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- Morton, Anna
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Anna Morton (19 November 1857–1917), was the daughter of a Frazer Morton,an Ulster Scott and weathy merchant, and his wife from Liverpool. Anna was the fourth of six children. Raised in a strict Prebyterian houshold, she was sent to finishing school in Dresden to study singing and piano. She later became a music teacher.
Anna developed a strong interest in the pioneer work of Octavia Hill, Josephine Butler and others involved in the reform movement focused on social and housing conditions of the poor in England. In 1883 she visited her younger sister Edith and her husband James Oliphant, then the head of a private school in Edinburgh. There she was introduced to Oliphant's friend and colleague Patrick Geddes. The friendship developed and the two married in 1886.
The couple settled in a flat in Edinburgh's Princes Street, later moving to James' Court, a tenament in the Lawnmarket where the two set about "impoving the social environment by example." Anna had three children: Norah, Alasdair and Arthur.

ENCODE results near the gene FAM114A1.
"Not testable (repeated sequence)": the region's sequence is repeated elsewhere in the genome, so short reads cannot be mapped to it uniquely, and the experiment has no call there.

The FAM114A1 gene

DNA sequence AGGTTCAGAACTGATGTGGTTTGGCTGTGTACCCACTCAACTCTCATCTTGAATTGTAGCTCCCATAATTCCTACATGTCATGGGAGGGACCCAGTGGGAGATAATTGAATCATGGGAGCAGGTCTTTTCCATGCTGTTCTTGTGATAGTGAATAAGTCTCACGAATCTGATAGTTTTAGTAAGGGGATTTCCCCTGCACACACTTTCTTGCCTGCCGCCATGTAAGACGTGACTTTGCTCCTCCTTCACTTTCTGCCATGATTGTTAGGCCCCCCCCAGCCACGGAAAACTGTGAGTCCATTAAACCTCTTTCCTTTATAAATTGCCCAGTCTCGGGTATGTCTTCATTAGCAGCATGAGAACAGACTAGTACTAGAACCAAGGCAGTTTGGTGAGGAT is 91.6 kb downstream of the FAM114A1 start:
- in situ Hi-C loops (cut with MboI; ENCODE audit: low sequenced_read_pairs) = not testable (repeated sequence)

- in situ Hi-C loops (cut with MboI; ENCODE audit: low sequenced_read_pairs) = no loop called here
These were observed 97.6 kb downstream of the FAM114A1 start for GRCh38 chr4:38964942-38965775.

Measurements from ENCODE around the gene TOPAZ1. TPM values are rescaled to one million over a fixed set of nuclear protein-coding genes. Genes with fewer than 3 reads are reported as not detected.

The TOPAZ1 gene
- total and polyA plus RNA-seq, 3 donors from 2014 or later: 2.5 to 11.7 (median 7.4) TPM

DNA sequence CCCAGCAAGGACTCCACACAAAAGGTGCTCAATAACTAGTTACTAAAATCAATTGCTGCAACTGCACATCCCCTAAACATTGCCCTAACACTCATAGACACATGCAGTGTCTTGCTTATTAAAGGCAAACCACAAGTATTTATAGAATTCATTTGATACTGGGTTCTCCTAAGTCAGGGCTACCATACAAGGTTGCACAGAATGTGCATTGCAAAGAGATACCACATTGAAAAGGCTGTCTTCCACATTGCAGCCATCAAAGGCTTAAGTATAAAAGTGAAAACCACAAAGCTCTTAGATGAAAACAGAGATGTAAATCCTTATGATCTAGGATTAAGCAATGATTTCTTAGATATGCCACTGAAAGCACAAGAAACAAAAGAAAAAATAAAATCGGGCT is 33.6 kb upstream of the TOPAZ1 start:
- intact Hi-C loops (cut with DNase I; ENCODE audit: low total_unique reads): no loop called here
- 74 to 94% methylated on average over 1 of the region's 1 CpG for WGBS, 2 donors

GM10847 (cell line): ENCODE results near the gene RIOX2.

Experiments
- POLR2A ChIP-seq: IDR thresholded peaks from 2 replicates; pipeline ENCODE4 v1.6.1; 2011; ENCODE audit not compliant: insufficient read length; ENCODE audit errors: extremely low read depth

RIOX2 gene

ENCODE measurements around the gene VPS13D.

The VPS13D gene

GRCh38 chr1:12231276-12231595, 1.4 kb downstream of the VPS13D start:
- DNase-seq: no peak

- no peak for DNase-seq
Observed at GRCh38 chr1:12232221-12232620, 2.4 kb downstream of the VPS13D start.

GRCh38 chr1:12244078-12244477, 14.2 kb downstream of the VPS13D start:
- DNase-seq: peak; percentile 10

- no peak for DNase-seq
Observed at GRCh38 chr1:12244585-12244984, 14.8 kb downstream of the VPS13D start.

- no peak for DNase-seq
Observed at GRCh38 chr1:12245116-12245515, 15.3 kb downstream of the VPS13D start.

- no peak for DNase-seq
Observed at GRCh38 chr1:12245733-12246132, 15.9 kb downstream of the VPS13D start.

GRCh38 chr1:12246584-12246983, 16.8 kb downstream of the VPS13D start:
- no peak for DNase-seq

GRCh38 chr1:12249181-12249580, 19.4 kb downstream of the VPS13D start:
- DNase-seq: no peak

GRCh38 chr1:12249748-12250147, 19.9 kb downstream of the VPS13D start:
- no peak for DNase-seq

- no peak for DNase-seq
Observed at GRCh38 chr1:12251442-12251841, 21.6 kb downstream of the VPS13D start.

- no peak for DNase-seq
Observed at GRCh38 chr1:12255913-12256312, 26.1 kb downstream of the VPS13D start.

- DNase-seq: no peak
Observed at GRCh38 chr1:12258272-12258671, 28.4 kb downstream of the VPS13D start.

During her second visit to India in 1917 (the couple travelled extensively due to Sir Patrick's work as a town planner) Anna fell ill with typhoid fever and died, not knowing that their son Alasdair had been killed in action in France.
She was cremated in India.
The Geddes papers are held at the National Library of Scotland, MSS 10503, 10504. For more information, see: http://www.nls.uk/learning-zone/politics-and-society/patrick-geddes .
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November entry online calendar published by the WEA (Workers Educational Association) available at: http://www.latebloomers.co.uk/wforum/weacalendar/november.html .